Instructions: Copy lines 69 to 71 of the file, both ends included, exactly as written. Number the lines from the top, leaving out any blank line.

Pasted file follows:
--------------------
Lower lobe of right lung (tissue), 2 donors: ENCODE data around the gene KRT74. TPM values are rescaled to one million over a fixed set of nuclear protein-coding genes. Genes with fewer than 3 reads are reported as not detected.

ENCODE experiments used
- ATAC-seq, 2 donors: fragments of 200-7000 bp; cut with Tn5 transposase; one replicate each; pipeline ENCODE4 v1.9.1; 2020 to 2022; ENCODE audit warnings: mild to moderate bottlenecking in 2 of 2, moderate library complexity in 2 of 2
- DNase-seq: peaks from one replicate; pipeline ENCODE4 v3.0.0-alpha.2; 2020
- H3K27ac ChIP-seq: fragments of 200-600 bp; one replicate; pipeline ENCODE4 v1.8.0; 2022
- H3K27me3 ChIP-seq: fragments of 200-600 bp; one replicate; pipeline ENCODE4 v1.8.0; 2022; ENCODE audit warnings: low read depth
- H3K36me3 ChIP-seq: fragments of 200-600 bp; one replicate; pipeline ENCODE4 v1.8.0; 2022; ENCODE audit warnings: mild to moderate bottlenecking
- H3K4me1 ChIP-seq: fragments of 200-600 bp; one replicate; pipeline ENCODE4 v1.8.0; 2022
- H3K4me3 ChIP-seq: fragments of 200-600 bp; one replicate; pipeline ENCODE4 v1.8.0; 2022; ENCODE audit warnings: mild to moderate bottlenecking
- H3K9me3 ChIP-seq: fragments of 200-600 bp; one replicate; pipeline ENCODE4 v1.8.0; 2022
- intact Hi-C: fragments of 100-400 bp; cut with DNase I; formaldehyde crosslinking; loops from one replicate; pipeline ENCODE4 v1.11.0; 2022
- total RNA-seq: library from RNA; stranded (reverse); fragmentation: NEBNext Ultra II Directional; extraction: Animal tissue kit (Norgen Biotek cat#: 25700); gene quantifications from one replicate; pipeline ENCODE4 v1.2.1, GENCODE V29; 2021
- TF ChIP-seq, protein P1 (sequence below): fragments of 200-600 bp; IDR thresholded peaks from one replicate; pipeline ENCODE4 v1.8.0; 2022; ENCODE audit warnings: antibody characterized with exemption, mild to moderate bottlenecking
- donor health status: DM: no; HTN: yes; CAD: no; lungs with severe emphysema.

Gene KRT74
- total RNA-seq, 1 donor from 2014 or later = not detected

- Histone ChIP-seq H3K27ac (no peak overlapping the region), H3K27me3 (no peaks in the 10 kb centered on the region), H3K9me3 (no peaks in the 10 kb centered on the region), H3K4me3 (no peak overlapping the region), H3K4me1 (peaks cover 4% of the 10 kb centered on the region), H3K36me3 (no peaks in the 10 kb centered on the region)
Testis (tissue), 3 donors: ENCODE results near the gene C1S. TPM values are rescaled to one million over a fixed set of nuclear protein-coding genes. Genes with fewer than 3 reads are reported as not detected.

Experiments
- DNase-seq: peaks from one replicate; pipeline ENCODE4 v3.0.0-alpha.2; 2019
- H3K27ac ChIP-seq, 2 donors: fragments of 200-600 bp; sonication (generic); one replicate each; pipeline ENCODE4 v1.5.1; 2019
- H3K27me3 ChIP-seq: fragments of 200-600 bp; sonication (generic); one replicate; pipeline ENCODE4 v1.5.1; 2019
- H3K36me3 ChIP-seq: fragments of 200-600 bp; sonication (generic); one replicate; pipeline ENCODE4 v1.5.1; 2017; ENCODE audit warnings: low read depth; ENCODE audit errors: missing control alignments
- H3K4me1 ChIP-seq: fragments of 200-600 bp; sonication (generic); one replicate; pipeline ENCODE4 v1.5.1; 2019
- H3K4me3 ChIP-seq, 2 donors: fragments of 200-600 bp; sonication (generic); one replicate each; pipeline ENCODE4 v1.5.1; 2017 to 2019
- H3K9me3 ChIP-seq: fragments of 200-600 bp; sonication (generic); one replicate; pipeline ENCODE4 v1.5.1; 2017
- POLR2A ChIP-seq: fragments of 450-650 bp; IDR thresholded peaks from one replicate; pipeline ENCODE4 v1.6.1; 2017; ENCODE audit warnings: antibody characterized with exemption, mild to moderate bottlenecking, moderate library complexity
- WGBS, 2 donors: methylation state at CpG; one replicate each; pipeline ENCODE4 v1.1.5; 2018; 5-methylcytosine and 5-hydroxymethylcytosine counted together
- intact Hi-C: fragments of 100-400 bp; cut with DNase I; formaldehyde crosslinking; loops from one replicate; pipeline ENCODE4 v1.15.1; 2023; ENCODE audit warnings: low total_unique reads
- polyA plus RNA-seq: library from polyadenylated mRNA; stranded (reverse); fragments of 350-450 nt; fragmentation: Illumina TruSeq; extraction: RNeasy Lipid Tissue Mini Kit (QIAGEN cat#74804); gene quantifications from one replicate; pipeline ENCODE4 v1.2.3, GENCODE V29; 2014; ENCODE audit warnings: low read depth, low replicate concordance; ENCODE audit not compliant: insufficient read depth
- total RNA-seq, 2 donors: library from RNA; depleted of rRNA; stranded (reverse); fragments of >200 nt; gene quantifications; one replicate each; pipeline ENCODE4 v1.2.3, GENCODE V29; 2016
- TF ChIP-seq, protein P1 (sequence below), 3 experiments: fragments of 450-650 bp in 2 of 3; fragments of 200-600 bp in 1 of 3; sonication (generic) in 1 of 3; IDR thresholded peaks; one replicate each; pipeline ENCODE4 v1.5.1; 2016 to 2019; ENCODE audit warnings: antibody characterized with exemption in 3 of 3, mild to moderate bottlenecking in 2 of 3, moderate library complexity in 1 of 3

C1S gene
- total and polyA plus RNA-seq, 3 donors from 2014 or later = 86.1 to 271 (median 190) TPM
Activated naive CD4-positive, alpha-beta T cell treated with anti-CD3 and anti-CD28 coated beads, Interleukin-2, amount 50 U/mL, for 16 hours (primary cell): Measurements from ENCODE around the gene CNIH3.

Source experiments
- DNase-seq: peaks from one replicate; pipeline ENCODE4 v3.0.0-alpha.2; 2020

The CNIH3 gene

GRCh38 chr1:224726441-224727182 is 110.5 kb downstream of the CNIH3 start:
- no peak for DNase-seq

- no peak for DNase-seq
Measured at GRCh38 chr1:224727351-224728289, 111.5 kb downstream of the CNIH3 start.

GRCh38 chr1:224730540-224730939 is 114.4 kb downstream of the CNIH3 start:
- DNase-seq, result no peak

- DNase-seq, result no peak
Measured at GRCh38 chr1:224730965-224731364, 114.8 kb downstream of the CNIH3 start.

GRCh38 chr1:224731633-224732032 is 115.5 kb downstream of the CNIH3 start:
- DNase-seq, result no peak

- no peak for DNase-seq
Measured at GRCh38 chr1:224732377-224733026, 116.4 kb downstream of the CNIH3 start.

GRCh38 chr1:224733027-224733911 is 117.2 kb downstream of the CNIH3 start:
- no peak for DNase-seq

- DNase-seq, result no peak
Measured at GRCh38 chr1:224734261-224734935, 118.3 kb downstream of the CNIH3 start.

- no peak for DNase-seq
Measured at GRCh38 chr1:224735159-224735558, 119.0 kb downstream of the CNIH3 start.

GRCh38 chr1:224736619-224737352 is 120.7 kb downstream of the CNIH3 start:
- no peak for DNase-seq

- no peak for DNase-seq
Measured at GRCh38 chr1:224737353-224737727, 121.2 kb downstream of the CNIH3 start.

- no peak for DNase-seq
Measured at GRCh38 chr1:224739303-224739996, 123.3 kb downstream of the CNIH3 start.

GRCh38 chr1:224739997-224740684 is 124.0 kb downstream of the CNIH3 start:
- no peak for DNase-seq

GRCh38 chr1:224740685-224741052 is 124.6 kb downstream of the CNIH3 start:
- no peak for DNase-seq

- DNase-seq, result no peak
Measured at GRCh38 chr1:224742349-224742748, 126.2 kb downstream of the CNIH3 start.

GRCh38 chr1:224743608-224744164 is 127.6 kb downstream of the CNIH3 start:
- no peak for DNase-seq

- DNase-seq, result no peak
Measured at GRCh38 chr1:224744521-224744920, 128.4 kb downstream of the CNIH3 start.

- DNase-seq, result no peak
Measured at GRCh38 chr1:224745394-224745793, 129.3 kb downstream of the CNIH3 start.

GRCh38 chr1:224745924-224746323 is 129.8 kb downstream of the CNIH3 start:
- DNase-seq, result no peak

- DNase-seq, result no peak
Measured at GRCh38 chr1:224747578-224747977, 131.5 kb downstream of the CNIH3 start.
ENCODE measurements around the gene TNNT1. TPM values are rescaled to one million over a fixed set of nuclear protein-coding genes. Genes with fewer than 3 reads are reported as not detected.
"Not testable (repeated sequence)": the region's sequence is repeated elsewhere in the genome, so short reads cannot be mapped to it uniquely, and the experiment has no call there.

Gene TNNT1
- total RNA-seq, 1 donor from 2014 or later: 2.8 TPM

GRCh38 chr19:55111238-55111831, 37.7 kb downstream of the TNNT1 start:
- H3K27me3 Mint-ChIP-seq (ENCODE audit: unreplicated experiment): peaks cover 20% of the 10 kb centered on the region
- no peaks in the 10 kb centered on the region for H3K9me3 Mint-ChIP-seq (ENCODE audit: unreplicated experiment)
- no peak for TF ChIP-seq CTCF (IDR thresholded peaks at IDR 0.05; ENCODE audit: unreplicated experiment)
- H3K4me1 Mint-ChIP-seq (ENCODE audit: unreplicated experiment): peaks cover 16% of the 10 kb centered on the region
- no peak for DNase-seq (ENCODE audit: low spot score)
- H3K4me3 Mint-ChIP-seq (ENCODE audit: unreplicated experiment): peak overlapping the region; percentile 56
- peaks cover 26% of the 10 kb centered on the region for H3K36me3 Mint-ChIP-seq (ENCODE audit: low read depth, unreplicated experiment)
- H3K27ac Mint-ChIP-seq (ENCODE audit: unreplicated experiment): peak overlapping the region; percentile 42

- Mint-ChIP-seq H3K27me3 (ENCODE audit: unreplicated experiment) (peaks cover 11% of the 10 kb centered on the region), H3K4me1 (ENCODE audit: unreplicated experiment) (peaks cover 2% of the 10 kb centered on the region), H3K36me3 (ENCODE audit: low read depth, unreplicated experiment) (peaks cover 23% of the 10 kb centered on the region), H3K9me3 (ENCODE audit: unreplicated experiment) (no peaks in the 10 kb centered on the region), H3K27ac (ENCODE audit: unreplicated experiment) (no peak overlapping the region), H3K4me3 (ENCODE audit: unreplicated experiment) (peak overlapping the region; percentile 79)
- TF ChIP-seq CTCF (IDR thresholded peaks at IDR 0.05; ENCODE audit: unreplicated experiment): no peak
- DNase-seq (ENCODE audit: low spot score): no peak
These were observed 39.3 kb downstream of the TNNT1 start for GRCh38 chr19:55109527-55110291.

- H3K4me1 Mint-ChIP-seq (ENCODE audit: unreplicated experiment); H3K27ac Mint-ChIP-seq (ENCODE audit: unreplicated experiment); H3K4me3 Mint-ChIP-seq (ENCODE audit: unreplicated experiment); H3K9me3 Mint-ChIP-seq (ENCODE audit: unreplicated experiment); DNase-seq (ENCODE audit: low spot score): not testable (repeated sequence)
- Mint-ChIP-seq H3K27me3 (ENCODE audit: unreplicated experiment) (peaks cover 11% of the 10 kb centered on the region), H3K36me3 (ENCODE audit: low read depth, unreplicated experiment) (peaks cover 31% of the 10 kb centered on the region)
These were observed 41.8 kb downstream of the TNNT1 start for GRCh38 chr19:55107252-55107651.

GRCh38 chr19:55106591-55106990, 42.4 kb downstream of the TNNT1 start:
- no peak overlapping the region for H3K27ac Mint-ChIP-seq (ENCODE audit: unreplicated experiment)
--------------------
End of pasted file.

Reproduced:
GRCh38 chr1:224743608-224744164 is 127.6 kb downstream of the CNIH3 start:
- no peak for DNase-seq

- DNase-seq, result no peak